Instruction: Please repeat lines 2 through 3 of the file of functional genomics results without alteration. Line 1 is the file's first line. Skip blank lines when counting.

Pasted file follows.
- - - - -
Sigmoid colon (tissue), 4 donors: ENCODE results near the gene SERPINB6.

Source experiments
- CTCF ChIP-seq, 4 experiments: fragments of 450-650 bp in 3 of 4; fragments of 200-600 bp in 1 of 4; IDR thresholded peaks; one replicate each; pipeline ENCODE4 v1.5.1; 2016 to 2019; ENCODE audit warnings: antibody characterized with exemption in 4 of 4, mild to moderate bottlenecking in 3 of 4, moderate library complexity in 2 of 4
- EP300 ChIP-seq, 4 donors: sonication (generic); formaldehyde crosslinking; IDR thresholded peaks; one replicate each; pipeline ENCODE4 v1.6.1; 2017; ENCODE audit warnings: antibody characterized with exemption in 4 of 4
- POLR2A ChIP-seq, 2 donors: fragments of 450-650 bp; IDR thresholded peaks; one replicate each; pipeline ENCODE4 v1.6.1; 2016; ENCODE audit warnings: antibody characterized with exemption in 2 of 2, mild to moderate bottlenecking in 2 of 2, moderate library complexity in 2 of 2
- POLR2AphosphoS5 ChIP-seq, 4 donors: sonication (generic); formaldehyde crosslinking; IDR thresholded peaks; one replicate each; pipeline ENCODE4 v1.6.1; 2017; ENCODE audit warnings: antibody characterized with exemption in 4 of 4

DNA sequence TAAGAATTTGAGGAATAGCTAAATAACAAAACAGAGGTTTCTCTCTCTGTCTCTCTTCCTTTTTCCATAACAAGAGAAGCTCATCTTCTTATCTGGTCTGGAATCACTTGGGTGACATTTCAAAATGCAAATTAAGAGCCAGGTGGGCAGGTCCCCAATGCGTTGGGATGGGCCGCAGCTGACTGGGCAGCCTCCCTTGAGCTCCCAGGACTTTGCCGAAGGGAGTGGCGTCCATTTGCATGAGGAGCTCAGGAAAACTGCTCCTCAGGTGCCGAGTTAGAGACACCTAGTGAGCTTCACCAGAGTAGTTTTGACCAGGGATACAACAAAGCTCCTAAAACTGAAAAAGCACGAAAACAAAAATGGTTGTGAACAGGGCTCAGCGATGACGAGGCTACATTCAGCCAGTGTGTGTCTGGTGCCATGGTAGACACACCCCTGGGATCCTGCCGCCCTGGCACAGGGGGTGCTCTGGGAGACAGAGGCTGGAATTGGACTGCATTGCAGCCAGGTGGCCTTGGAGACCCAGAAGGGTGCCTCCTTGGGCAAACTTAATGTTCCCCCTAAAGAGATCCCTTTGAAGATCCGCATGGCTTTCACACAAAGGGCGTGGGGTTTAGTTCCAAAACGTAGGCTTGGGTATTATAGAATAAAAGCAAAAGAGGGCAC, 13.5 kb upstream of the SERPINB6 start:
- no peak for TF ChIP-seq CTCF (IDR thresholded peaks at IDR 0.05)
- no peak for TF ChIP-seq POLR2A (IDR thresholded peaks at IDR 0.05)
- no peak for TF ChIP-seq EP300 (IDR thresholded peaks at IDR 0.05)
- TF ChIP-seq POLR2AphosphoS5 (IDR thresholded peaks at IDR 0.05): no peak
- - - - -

Source experiments
- CTCF ChIP-seq, 4 experiments: fragments of 450-650 bp in 3 of 4; fragments of 200-600 bp in 1 of 4; IDR thresholded peaks; one replicate each; pipeline ENCODE4 v1.5.1; 2016 to 2019; ENCODE audit warnings: antibody characterized with exemption in 4 of 4, mild to moderate bottlenecking in 3 of 4, moderate library complexity in 2 of 4